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How to view the Perseid meteor shower in NYC when it peaks this weekend

Written by
Clayton Guse

One of the year’s most glorious celestial events is set to peak this weekend, and New Yorkers will have a rare opportunity to take it in.

The Perseids, an annual meteor shower that is widely considered to be the best of the year, occurs when Earth's orbit passes through a trail of debris left by the Swift-Tuttle comet, a real minx of a space rock that takes 133 years to orbit the sun. The meteors are visible this year from July 14 through August 24, but their activity is anticipated to peak this weekend on the night of Sunday, August 12 and extending into the early morning hours on Monday. NASA says that, at the Perseids highest rate, up to 100 meteors will streak across the sky every hour.

New Yorkers are typically unable to view a good portion of the night sky's most spectacular happenings—light pollution makes most constellations all but invisible. But the Perseids are a completely different kind of girl, especially this year. A new moon will take place on Saturday, August 11, which will help darken the sky while the shower peaks. The meteors are bright enough to cut through the amount of light emitted from the city at night, allowing residents here to take in their glory in a similar fashion as, say, folks in rural Pennsylvania. 

Still, if you want to view the shower, you'll want to find a spot that minimizes light pollution, says Jackie Faherty, an astronomer at the American Museum of Natural History. “I highly recommend rooftops or clearings like those in Central Park or Inwood Hill Park [for viewing the Perseids],” she says. “You can even get great views from the river where you have large amounts of the sky available to you.”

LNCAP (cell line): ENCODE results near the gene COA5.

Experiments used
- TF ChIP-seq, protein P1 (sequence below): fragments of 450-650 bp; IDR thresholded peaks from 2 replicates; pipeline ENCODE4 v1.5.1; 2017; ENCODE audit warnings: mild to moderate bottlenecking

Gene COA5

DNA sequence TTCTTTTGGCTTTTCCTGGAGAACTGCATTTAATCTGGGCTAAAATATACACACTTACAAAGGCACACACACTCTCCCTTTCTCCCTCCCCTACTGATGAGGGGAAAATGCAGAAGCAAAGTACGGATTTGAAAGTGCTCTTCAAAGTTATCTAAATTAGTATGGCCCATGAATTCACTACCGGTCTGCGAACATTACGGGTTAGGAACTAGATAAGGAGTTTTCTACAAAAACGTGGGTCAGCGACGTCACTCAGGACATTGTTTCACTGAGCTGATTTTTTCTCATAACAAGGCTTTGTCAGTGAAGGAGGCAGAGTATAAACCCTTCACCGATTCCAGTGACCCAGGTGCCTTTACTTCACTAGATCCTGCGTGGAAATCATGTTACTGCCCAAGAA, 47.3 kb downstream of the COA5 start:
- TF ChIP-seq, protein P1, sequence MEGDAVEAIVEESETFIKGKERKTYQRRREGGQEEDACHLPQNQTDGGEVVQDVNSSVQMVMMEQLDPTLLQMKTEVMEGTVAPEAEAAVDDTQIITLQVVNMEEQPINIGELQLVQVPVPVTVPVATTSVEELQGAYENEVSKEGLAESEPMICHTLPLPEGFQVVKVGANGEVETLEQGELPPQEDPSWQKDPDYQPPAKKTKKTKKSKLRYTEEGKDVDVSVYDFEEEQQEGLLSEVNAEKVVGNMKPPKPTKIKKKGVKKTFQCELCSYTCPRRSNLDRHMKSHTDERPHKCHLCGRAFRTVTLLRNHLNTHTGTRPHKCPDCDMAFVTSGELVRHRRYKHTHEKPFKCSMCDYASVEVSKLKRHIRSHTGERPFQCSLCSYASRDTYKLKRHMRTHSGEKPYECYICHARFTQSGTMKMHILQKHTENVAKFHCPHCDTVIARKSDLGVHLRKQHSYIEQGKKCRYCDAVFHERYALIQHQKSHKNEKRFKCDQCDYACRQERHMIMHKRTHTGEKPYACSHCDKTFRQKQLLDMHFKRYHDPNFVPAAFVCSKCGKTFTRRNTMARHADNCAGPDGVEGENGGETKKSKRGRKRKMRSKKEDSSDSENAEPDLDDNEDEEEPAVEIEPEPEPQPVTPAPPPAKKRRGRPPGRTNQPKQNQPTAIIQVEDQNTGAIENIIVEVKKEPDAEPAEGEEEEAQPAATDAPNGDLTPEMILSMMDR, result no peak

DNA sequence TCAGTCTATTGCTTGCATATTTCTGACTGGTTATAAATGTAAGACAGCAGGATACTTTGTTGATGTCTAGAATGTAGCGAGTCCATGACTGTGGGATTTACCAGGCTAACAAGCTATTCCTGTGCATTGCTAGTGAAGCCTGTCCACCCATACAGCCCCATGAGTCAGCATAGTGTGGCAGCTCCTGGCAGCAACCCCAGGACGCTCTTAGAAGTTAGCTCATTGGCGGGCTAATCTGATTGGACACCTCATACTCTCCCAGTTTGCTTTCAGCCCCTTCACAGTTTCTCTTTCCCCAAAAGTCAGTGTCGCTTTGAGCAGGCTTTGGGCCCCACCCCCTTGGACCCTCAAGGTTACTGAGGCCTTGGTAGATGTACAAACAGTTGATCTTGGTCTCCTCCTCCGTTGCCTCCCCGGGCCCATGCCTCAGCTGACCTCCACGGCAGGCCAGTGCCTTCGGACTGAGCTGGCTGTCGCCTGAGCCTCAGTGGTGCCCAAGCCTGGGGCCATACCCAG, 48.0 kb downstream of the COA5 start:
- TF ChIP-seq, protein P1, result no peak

Faherty notes that while the Perseids will still be visible in the city while they peak this weekend, your best bet for viewing the celestial fireballs is to get out of town to a darker area. And wherever you end up viewing them, she says patience is key. 

“My number one advice is to dedicate at least one to two hours of your night to watching,” Faherty says. “This isn't a sprint, but a marathon. It's much more about catching that breathtaking fireball rather than seeing several of them flying in front of you in a short period of time.”

If you do end up staying up late to view the Perseids this weekend, Faherty has a delightful piece of advice for taking in the glory of the universe: “Get into a comfortable position, bring a drink, a loved one, and a sense of wonder.”

Any New Yorker worth their salt commits to that exact line of action on a regular basis—the Perseids only make it sweeter. 

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